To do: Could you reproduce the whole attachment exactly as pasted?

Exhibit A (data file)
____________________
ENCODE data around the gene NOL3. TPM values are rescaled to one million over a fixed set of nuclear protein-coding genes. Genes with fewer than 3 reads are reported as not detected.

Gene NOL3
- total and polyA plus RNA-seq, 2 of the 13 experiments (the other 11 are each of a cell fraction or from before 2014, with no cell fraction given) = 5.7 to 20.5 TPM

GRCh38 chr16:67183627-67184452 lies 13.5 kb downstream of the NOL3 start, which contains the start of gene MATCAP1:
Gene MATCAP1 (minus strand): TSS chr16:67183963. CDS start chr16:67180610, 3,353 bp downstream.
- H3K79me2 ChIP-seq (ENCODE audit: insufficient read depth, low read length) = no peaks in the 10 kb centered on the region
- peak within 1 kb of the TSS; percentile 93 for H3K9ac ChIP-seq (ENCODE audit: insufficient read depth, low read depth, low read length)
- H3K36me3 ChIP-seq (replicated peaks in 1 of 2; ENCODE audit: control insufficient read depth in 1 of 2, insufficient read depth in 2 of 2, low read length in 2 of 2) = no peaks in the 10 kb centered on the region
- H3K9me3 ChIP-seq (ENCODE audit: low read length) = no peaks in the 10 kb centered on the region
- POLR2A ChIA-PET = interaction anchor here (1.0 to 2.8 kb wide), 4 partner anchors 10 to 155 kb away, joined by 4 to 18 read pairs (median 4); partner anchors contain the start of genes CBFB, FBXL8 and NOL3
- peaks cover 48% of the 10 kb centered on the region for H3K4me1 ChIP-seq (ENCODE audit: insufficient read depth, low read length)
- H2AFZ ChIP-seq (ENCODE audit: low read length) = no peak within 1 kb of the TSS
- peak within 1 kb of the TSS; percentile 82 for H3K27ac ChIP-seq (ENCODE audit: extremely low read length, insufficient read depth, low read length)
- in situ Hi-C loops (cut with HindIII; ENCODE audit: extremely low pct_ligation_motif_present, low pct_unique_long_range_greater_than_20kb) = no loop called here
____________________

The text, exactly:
ENCODE data around the gene NOL3. TPM values are rescaled to one million over a fixed set of nuclear protein-coding genes. Genes with fewer than 3 reads are reported as not detected.

Gene NOL3
- total and polyA plus RNA-seq, 2 of the 13 experiments (the other 11 are each of a cell fraction or from before 2014, with no cell fraction given) = 5.7 to 20.5 TPM

GRCh38 chr16:67183627-67184452 lies 13.5 kb downstream of the NOL3 start, which contains the start of gene MATCAP1:
Gene MATCAP1 (minus strand): TSS chr16:67183963. CDS start chr16:67180610, 3,353 bp downstream.
- H3K79me2 ChIP-seq (ENCODE audit: insufficient read depth, low read length) = no peaks in the 10 kb centered on the region
- peak within 1 kb of the TSS; percentile 93 for H3K9ac ChIP-seq (ENCODE audit: insufficient read depth, low read depth, low read length)
- H3K36me3 ChIP-seq (replicated peaks in 1 of 2; ENCODE audit: control insufficient read depth in 1 of 2, insufficient read depth in 2 of 2, low read length in 2 of 2) = no peaks in the 10 kb centered on the region
- H3K9me3 ChIP-seq (ENCODE audit: low read length) = no peaks in the 10 kb centered on the region
- POLR2A ChIA-PET = interaction anchor here (1.0 to 2.8 kb wide), 4 partner anchors 10 to 155 kb away, joined by 4 to 18 read pairs (median 4); partner anchors contain the start of genes CBFB, FBXL8 and NOL3
- peaks cover 48% of the 10 kb centered on the region for H3K4me1 ChIP-seq (ENCODE audit: insufficient read depth, low read length)
- H2AFZ ChIP-seq (ENCODE audit: low read length) = no peak within 1 kb of the TSS
- peak within 1 kb of the TSS; percentile 82 for H3K27ac ChIP-seq (ENCODE audit: extremely low read length, insufficient read depth, low read length)
- in situ Hi-C loops (cut with HindIII; ENCODE audit: extremely low pct_ligation_motif_present, low pct_unique_long_range_greater_than_20kb) = no loop called here